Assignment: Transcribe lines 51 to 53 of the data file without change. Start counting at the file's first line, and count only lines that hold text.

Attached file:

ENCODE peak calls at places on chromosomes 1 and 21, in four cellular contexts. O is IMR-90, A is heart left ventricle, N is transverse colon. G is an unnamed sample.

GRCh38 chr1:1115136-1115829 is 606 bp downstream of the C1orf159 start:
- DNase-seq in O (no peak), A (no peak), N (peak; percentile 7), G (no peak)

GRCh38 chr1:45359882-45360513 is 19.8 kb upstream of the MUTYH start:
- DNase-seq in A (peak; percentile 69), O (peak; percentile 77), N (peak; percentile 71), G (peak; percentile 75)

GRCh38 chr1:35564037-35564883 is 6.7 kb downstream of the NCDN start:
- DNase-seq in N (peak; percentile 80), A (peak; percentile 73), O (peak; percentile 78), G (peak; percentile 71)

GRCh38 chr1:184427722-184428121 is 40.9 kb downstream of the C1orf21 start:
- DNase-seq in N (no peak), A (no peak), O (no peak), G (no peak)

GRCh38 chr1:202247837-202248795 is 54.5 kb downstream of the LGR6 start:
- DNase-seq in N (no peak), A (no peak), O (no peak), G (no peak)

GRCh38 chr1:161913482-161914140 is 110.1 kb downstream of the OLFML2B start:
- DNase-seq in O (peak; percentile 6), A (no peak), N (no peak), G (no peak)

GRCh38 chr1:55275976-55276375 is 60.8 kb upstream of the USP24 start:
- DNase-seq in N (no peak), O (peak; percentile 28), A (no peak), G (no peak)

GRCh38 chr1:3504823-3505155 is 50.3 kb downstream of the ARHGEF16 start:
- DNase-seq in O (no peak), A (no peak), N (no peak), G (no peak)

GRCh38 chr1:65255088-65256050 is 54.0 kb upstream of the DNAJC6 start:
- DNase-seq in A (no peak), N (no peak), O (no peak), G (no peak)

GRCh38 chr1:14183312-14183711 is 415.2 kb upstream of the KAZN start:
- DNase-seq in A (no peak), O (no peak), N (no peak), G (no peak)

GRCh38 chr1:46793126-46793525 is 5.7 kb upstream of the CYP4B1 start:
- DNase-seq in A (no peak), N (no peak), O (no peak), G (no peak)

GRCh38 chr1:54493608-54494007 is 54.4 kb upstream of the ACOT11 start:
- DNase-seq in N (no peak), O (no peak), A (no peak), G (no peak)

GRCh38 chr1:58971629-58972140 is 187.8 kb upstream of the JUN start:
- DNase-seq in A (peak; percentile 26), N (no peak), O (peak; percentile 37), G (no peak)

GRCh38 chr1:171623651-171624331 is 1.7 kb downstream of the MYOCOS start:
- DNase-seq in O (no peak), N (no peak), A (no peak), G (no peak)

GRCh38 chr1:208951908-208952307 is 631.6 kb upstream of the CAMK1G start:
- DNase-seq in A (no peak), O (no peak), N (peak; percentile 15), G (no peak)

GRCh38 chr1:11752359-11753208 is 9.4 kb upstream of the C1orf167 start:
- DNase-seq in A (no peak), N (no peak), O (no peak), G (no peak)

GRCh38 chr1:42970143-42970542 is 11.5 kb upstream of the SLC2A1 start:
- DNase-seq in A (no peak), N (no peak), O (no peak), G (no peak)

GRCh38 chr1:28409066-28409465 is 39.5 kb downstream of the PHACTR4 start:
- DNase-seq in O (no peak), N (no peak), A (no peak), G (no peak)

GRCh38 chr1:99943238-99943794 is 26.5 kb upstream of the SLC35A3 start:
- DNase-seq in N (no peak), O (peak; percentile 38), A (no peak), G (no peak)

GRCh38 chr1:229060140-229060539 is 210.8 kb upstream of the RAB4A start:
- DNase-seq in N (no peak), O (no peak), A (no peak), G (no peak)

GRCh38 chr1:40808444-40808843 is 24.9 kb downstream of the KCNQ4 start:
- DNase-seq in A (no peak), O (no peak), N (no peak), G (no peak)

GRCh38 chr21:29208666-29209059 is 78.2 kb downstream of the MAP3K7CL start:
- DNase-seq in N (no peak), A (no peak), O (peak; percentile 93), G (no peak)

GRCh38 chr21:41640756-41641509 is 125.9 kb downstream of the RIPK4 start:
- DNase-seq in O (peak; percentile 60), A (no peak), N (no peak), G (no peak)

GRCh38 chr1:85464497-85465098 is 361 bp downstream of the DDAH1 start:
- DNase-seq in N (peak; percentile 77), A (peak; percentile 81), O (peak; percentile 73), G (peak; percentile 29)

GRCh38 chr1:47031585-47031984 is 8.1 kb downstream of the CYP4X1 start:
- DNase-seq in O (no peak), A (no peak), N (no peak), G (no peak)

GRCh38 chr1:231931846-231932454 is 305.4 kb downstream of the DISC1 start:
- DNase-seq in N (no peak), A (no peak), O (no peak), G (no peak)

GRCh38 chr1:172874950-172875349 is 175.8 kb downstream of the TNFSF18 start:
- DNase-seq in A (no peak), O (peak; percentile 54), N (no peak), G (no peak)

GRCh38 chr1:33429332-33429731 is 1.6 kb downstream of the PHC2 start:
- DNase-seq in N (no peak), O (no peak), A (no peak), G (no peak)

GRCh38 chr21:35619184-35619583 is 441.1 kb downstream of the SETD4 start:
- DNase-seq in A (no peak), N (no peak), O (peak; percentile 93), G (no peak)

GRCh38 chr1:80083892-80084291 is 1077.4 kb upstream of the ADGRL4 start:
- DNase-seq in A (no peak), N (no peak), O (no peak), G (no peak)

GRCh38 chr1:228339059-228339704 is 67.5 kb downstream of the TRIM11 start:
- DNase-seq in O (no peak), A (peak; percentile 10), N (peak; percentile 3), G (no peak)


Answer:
- DNase-seq in O (no peak), A (no peak), N (no peak), G (no peak)

GRCh38 chr1:231931846-231932454 is 305.4 kb downstream of the DISC1 start:
- DNase-seq in N (no peak), A (no peak), O (no peak), G (no peak)